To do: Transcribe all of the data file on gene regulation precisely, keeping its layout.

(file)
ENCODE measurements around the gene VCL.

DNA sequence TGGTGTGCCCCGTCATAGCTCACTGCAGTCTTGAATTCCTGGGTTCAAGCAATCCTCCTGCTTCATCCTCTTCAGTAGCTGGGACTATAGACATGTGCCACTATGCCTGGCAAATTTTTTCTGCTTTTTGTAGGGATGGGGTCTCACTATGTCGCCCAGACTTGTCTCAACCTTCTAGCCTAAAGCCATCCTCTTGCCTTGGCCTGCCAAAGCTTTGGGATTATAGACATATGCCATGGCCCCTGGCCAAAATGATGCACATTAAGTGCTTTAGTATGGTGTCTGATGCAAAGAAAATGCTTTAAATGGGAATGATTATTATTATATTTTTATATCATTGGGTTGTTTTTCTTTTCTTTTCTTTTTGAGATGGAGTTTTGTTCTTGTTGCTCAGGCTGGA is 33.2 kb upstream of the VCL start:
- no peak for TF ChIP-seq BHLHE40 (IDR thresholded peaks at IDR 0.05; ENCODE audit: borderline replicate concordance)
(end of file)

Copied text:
ENCODE measurements around the gene VCL.

DNA sequence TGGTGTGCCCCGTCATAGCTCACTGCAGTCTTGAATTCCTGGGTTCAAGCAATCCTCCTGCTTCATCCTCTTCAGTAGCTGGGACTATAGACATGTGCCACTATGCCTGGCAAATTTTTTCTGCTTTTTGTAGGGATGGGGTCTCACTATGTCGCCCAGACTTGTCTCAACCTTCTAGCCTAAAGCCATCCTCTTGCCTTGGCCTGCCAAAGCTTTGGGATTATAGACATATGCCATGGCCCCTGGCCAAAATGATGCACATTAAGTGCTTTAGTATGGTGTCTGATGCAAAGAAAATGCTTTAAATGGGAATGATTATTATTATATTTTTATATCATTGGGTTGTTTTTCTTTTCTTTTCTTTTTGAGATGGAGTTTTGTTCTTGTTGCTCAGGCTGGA is 33.2 kb upstream of the VCL start:
- no peak for TF ChIP-seq BHLHE40 (IDR thresholded peaks at IDR 0.05; ENCODE audit: borderline replicate concordance)